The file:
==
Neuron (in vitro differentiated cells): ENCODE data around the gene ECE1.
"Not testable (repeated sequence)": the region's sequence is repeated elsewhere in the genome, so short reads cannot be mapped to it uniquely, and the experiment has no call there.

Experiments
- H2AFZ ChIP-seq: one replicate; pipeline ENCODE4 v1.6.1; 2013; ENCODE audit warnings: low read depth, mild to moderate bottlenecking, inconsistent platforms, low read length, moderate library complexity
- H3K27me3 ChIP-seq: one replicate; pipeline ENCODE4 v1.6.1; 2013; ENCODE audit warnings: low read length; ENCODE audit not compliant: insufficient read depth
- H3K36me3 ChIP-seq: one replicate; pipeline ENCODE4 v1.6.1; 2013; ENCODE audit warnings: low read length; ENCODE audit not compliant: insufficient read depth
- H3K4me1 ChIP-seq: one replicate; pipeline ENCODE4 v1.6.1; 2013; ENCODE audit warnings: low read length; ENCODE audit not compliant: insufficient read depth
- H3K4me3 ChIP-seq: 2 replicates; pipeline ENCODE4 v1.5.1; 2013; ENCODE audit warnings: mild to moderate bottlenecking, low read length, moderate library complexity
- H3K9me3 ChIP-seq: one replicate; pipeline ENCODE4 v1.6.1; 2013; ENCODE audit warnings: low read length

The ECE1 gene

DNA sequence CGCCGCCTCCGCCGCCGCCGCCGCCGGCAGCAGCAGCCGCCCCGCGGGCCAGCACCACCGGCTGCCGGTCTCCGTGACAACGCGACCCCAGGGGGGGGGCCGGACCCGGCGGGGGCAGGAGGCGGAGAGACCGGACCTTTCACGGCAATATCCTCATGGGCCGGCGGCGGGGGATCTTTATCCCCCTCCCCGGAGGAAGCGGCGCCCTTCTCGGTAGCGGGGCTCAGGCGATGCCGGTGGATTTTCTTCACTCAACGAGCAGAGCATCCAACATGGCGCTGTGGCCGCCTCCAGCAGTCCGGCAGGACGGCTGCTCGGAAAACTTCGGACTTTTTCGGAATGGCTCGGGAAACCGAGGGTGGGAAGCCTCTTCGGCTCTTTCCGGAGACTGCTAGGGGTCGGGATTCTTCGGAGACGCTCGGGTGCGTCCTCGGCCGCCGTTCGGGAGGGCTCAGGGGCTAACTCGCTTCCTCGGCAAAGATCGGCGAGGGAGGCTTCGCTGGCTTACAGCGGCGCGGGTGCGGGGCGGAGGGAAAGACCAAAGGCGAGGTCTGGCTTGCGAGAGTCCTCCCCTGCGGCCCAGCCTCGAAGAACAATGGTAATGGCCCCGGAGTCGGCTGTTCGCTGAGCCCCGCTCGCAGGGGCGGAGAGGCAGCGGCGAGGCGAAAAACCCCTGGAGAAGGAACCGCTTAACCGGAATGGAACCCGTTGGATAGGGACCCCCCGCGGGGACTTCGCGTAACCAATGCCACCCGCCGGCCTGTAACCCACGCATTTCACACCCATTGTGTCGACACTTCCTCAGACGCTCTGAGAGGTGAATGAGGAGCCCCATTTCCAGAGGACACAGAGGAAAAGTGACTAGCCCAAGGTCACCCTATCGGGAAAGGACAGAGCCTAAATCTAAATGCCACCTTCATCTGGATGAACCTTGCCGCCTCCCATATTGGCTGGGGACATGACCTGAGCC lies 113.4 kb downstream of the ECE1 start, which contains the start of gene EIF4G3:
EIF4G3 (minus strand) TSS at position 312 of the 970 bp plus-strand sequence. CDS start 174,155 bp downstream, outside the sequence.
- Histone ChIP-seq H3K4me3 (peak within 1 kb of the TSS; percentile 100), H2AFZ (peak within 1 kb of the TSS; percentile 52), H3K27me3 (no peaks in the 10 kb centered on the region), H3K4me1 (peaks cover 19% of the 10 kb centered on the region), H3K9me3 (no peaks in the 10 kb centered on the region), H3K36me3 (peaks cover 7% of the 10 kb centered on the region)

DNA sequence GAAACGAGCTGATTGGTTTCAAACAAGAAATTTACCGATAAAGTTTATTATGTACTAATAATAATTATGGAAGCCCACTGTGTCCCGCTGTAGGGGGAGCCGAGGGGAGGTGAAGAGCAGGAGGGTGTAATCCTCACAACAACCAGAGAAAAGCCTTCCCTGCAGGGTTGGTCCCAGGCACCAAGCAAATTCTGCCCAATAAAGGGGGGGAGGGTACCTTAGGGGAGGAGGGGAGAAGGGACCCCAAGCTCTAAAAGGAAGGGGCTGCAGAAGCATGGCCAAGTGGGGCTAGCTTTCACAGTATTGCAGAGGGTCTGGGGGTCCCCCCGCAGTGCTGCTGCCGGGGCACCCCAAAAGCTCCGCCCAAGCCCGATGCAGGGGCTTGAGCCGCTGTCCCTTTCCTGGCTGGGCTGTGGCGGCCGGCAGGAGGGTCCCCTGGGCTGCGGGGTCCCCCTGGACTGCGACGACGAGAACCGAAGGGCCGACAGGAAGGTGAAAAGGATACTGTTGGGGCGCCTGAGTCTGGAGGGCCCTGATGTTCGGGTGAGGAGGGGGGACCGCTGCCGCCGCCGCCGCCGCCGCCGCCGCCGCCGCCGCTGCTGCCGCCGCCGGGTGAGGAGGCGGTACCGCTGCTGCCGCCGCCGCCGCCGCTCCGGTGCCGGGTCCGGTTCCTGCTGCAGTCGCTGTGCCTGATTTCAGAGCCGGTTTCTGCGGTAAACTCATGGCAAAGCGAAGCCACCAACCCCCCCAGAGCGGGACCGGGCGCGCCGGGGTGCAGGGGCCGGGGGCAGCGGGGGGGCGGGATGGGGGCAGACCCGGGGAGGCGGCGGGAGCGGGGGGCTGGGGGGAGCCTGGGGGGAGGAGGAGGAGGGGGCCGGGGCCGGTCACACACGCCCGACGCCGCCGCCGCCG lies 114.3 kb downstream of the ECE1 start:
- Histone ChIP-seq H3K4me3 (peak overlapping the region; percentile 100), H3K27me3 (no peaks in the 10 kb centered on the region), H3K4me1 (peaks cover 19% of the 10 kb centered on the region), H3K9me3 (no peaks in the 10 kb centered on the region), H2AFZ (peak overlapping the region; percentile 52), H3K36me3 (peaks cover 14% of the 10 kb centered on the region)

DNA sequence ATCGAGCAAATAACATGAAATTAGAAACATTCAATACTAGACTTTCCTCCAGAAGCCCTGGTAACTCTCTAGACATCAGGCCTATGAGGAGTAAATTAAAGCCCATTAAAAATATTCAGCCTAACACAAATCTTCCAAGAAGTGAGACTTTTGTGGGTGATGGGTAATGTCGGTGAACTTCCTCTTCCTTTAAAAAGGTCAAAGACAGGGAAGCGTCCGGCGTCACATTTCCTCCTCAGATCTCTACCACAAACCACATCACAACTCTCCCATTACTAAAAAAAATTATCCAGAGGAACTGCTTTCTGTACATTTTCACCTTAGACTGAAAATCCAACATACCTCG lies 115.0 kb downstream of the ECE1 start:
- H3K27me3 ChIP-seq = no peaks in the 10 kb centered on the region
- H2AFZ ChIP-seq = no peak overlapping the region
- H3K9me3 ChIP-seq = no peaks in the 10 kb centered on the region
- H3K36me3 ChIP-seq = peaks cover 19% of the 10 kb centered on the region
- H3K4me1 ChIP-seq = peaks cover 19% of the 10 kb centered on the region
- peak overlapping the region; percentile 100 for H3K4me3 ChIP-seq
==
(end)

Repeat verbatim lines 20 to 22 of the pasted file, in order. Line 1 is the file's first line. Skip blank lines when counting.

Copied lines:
- H3K36me3 ChIP-seq = peaks cover 19% of the 10 kb centered on the region
- H3K4me1 ChIP-seq = peaks cover 19% of the 10 kb centered on the region
- peak overlapping the region; percentile 100 for H3K4me3 ChIP-seq